IoT Leaders
IoT Leaders

Episode · 10 months ago

Digital Twins, the Metaverse, and Connected Ecosystems w/ Tony Shakib


The first level is to visualize the data. The second is to contextualize the data. Third is to simulate the data to project the best outcome.

The fourth level of IoT maturity is to execute on the data autonomously.

In this episode, I interview Tony Shakib, GM/Partner at Microsoft Azure IoT, about how IoT can bring different technologies together on behalf of customers for a huge increase in productivity across many industries like transportation and healthcare.

Join us as we discuss:

  • Factors contributing to Microsoft leading in the Gartner Magic Quadrant for 3 years in a row
  • The potential for enterprise to leverage IoT Edge
  • Digital twins: what it is and how it’s used
  • A simplified view of the Metaverse and how to benefit from it today
  • How phases of IoT maturity provide a competitive edge

To hear more interviews like this one, subscribe to IoT Leaders on Apple Podcasts, Spotify, or yo ur prefered podcast platform.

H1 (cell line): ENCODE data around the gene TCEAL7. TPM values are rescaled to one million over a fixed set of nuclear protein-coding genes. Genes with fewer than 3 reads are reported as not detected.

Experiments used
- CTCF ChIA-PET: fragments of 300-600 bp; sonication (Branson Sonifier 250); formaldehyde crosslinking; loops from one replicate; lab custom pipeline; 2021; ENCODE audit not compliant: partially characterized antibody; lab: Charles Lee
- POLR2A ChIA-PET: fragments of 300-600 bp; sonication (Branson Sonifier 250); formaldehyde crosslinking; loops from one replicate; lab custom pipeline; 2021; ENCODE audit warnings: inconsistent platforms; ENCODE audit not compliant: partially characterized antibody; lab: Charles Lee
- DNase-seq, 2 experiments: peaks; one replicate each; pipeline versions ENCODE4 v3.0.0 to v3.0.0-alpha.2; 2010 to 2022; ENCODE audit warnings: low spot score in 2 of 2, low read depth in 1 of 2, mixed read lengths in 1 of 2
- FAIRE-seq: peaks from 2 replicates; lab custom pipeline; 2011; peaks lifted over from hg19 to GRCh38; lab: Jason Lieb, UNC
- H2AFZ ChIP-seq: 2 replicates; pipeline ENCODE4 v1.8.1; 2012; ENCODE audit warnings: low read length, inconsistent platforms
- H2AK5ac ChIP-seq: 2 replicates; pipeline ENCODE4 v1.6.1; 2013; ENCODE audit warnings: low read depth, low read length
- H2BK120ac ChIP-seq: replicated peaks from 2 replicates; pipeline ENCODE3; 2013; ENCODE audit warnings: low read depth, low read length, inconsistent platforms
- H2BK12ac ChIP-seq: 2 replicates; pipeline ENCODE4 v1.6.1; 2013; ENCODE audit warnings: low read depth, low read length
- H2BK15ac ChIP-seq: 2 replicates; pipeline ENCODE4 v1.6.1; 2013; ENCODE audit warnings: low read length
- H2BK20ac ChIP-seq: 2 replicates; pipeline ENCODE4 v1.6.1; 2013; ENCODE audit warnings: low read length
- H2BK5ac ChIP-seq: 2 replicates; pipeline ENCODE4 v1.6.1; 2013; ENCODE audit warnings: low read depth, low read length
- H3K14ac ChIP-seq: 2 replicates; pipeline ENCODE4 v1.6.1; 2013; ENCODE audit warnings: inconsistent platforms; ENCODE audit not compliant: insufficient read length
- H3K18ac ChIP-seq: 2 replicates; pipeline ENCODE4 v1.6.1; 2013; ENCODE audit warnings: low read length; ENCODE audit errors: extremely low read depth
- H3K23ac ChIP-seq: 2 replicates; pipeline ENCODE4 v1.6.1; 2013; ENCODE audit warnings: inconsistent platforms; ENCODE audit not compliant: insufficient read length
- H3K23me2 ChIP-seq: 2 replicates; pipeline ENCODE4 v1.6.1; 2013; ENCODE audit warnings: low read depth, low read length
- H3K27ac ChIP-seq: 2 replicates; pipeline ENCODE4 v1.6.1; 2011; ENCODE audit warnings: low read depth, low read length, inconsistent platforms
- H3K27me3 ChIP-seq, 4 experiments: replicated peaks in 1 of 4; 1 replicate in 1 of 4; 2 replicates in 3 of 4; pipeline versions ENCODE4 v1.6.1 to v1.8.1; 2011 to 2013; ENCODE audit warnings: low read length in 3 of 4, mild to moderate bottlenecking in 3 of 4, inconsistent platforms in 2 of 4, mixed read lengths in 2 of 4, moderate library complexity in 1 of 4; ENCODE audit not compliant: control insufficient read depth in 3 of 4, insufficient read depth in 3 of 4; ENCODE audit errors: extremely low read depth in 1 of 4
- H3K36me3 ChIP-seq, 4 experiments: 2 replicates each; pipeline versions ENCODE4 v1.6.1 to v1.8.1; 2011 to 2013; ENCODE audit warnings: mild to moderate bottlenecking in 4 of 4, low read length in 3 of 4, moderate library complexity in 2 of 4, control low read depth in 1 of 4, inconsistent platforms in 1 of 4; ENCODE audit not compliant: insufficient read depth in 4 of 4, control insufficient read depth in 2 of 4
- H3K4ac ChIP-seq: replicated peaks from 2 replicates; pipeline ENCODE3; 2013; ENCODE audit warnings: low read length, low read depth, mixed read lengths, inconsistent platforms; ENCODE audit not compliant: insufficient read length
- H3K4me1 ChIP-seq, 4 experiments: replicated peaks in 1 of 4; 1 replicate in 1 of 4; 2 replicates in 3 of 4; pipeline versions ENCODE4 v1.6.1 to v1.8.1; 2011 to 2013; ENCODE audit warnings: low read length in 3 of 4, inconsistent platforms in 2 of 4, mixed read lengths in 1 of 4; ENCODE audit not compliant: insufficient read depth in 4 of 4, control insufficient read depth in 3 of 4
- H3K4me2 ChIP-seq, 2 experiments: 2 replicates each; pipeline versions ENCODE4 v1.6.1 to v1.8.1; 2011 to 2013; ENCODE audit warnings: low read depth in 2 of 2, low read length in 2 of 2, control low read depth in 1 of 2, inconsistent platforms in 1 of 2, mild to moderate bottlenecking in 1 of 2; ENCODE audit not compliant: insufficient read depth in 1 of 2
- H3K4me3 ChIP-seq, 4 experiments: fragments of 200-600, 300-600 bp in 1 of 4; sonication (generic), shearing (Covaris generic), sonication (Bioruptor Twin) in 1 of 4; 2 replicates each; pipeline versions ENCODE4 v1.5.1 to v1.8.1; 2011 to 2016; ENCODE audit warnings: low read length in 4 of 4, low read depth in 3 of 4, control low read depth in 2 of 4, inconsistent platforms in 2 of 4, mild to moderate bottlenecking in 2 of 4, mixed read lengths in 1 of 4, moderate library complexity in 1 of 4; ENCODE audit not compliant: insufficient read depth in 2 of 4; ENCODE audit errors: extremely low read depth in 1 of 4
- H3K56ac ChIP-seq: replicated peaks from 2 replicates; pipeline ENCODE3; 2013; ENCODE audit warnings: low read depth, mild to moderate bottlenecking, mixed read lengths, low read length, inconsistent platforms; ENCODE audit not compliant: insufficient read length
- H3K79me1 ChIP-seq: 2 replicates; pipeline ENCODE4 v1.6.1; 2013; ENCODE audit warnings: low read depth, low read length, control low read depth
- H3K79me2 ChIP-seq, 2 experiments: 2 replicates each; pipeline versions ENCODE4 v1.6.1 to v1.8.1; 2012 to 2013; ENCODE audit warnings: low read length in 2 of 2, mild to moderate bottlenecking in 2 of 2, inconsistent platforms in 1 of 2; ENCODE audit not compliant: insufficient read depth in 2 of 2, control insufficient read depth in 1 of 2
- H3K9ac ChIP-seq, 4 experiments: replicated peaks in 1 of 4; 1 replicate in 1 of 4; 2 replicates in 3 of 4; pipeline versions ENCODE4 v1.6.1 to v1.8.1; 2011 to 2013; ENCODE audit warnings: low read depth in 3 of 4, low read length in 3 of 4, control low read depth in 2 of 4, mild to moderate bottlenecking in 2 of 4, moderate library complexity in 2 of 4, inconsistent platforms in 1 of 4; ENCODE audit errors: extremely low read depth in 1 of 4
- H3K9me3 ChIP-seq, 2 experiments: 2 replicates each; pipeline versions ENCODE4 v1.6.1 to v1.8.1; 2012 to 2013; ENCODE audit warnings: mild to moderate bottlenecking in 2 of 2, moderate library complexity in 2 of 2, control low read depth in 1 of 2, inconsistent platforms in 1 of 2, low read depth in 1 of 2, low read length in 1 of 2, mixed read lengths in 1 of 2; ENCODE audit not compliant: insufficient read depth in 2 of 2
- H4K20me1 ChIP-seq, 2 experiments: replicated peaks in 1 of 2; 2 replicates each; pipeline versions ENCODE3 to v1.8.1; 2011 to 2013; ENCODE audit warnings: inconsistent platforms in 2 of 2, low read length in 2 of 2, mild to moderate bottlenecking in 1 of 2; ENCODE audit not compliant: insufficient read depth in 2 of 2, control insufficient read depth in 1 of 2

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You're listening to Iot leaders, a podcast from Si that shares real IOT stories from the field about digital transformation, swings, the Miss Lessons Learned and innovation strategies that work. In each episode you'll hear our conversations with top digitization leaders on how Iot is changing the world for the better. Let iot leaders be your guide to Iot, digital transformation and innovation. Let's get into the show. Welcome to the IOT leaders podcast with me, your host, nickel, the CEO of Si. Now, in this episode that you're about to hear, I was delighted and died honored to be joined by the head of Iot for azure globally, Tony Shakib. Tony and I have known each other for many years, which affect he refers to in the broadcast. But what he was doing is giving Microsoft's vision for Iot and the business implications and the business opportunities for for a customers. I really think you're going to enjoy it, and for those of you who always wondered about what a digital twin was or the metaverse, well, this is the podcast for you, because he actually very effectively simplifies that and talks about about Microsoft digital twin strategy, but also what the Meta verse is going to be for industry going forward and why it's much more than second life, which is what you might think it is so far. And we can finish the podcast by just giving a vision of how all the different technologies in the industry will come together and eventually or collaborate on behalf of customers, which will produce a huge increase in productivity, particularly between companies, between companies that are collaborating across things like supply chain, etc. So a lot in the episode, a lot of great content and I'm sure you will enjoy it. So with that, let me hand you over to my conversation with Tony Shikib, the GM of Microsoft Azure for Iot. So, Tony, thanks again for joining us. We've done quite a few of these podcasts and one thing that the listeners, I think, always always like is is to actually learn a little bit more about the person before they go into the subject matter. So, just for the people who don't know you, I mean I think a lot of people do, you're the GM of Microsoft as your Iot so it's a you know, a big player in the IOT industry. But delighted to have you on the on the show, but you know you haven't always been that. So what's the quick potted history of Tony from sort of university onwards? So first of all, Nex, thank you so much for having me on this show. I really enjoyed these series that you put together as very informative and really honored to be here today. You know, in terms of my background, you know I spent the first eighteen years after college nortel and Bell Northern Research, which at the time was like the build ups of Canada. A lot of innovation and I got to learn nationwide networks, like how to put together things that connects the continents together, and had a lot of fun. They're then I was CEO's of three different companies, you know, here in that Bay area. One of them still around when we took public and the last one I sold it, of which Cisco was an investor. It was a fascinating company in the area of Home Automation and home control. That kind of got me into Iot. Then I spent eight years at Cisco, four years running emerging markets out of UK or Nick, you and I had the great opportunity to work together, and then the last four years really leading the Iot practice for Cisco and it was a fascinating job because, you know, we really need to learn industries,...